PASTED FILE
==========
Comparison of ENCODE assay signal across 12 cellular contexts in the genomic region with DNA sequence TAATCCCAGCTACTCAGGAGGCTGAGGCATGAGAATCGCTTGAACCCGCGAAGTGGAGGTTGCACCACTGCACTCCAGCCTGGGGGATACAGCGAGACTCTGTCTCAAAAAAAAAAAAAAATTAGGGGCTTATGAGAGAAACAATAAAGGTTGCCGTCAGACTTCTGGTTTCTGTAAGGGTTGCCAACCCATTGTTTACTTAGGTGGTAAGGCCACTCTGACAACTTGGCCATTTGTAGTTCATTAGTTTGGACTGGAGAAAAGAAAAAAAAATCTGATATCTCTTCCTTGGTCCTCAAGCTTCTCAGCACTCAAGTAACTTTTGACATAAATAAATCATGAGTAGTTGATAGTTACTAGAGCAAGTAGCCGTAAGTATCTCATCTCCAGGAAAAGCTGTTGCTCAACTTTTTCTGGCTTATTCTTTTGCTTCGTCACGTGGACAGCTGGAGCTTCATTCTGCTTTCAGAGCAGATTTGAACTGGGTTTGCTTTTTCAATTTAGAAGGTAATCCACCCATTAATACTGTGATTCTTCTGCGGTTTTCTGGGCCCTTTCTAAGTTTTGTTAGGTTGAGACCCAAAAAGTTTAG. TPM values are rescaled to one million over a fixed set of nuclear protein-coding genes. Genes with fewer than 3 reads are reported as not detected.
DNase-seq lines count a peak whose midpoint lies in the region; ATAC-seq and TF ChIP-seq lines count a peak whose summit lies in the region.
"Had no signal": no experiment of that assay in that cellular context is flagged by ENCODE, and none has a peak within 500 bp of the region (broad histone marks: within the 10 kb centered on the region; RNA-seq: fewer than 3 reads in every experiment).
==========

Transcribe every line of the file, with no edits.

Comparison of ENCODE assay signal across 12 cellular contexts in the genomic region with DNA sequence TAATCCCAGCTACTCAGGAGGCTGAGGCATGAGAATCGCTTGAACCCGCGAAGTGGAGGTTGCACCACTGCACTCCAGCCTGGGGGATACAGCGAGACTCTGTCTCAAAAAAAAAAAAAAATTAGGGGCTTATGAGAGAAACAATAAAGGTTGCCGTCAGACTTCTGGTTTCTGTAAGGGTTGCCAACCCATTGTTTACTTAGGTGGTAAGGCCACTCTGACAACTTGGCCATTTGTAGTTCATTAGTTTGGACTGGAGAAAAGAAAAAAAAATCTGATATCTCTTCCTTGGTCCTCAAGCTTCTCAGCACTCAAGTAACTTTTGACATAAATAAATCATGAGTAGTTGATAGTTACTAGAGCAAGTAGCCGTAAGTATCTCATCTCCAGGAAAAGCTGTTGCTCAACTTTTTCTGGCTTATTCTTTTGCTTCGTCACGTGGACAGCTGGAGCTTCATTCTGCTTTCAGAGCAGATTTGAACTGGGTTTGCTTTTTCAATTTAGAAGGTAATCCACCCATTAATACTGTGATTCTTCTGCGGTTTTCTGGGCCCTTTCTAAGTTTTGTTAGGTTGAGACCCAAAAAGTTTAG. TPM values are rescaled to one million over a fixed set of nuclear protein-coding genes. Genes with fewer than 3 reads are reported as not detected.
DNase-seq lines count a peak whose midpoint lies in the region; ATAC-seq and TF ChIP-seq lines count a peak whose summit lies in the region.
"Had no signal": no experiment of that assay in that cellular context is flagged by ENCODE, and none has a peak within 500 bp of the region (broad histone marks: within the 10 kb centered on the region; RNA-seq: fewer than 3 reads in every experiment).